For the past three days, I’ve been distracted. As I was packing up the tools on Sunday for work on Monday morning, I noticed an empty spot in one tool bag. Where was my impact driver?
This question became an obsession. When I wasn’t driving screws (with my less efficient cordless drill) for several hours on Monday and Tuesday, I was wracking my brain.
Oh. It’s in another tool bag.
Oh. It is in the trunk of the car. I took it on the camping trip.
Oh. It’s in the shed, near where I installed that bracket.
Oh. I left it at a nearby jobsite.
At every step of the way, wondering why I didn’t hook it on my pocket like I always do? Why didn’t I put it back in the bag? Checking and rechecking all of the leads I could generate.
At quiet moments, my family would see me lost in thought.
Was I losing my memory?
Was I losing my mind?
Would I ever again be able to claim the moral high ground and answer my kids’ queries about the location of some certain thing with my patented Dad zinger, “It’s right where you left it!”
Where in the world had I left it?
Had my tool been stolen?
Toward this last possibility, I noted with interest that a similar tool was on sale at Home Depot… only to realize that this wasn’t the nifty brushless model I got on clearance last year. The actual replacement model was *much* more expensive. And now I needed to buy another battery too.
Yesterday, after several more hours of driving screws with the Plan B screw gun (along with her buddy the hammer drill, the rattling of which only added to my longing for the missing impact driver), I marched up the hill to the storage shed to chase down yet another (and thinner) theory. As I moved a storage bin on the floor, I absentmindedly noted that it should be up in the loft. THE LOFT! That’s it! I used the impact driver to free the surfboards from their shelf at the peak of the shed roof! At which point I was preoccupied with finagling a way to get those giant things out of the storage loft and out the door… I grabbed a ladder and scrambled up to see the glorious sight (with three bars still glowing in the battery!)
The Lectionary reading from last Sunday came to mind:
Luke 1: 1-10Common English Bible (CEB)
15 All the tax collectors and sinners were gathering around Jesus to listen to him.2 The Pharisees and legal experts were grumbling, saying, “This man welcomes sinners and eats with them.”
3 Jesus told them this parable:4 “Suppose someone among you had one hundred sheep and lost one of them. Wouldn’t he leave the other ninety-nine in the pasture and search for the lost one until he finds it?5 And when he finds it, he is thrilled and places it on his shoulders.6 When he arrives home, he calls together his friends and neighbors, saying to them, ‘Celebrate with me because I’ve found my lost sheep.’7 In the same way, I tell you, there will be more joy in heaven over one sinner who changes both heart and life than over ninety-nine righteous people who have no need to change their hearts and lives.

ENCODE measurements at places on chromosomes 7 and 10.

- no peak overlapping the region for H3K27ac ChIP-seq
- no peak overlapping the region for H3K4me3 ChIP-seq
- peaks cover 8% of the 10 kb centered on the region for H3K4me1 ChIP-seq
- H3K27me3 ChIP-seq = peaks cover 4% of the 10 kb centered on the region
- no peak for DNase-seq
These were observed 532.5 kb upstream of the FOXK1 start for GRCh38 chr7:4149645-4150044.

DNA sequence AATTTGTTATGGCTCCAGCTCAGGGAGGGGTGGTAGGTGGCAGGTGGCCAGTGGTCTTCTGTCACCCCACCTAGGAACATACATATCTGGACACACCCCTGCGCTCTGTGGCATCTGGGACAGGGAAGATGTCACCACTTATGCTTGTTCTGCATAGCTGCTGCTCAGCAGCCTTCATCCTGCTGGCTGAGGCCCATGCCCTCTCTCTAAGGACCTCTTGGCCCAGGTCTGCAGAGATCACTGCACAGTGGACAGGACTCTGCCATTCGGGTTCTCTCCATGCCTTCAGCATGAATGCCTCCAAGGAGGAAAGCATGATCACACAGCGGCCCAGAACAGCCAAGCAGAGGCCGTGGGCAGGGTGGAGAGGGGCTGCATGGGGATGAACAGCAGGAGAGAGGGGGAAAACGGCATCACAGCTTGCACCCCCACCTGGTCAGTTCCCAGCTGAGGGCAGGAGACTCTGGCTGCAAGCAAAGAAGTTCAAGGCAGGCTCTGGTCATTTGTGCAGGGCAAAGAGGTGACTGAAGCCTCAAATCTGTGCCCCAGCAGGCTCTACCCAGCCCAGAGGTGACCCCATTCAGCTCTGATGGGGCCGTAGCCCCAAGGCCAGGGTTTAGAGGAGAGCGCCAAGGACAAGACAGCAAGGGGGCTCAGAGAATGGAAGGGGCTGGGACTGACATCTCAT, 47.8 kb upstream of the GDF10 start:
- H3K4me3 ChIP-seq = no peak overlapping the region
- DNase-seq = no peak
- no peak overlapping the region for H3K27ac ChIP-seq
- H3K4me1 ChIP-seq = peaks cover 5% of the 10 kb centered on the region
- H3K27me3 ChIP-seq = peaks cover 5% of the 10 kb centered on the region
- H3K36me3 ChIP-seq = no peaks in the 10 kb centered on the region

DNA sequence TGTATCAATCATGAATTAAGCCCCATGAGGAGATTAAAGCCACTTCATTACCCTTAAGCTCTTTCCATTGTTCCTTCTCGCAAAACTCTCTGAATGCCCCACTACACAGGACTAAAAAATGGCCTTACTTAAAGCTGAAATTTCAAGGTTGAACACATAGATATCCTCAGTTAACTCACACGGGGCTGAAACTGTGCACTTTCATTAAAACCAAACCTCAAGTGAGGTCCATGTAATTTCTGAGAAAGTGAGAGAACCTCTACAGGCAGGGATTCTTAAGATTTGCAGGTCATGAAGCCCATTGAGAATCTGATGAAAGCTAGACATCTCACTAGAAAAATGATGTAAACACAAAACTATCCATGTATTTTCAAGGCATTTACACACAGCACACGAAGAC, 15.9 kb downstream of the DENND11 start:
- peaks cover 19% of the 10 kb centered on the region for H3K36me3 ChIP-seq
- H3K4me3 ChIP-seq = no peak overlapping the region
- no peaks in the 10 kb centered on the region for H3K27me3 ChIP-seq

8 “Or what woman, if she owns ten silver coins and loses one of them, won’t light a lamp and sweep the house, searching her home carefully until she finds it?9 When she finds it, she calls together her friends and neighbors, saying, ‘Celebrate with me because I’ve found my lost coin.’10 In the same way, I tell you, joy breaks out in the presence of God’s angels over one sinner who changes both heart and life.”
And it’s true: I practically floated down the hill from the shed, walked through the doorway like a conquering warrior, and held my battered impact driver aloft as I strutted through the house before ceremoniously placing it in a prominent place in the kitchen. I texted friends. I sang a happy tune. I thought about taking a photo. I told the story to each and every one of my disinterested children. I didn’t kill a fatted calf, but I definitely considered making a special meal in honor of the beloved tool.
I love my impact driver, but not nearly as much as God cares for you. Each and every one of you, with all of your features and faults and quirks and curiosities. And God loves our little church, trying its hardest to hang on and finish strong. We are not forsaken– we are beloved, dearly cared for and dutifully pursued. The Great Shepherd is a bit obsessive about his lambs.
Last week’s discernment meeting went well, and we are closing in on a final date for the last meeting of Common Table. We will keep you posted. In the meantime, please be asking yourself what you’d like to remember and celebrate about Common Table. We can work through our thoughts in the weeks to follow.
This week we are helping our Good Shepherd friends deliver food to Bethany House. Let us know if you’d like to help in the effort.
Have a great weekend, and I hope to see you soon.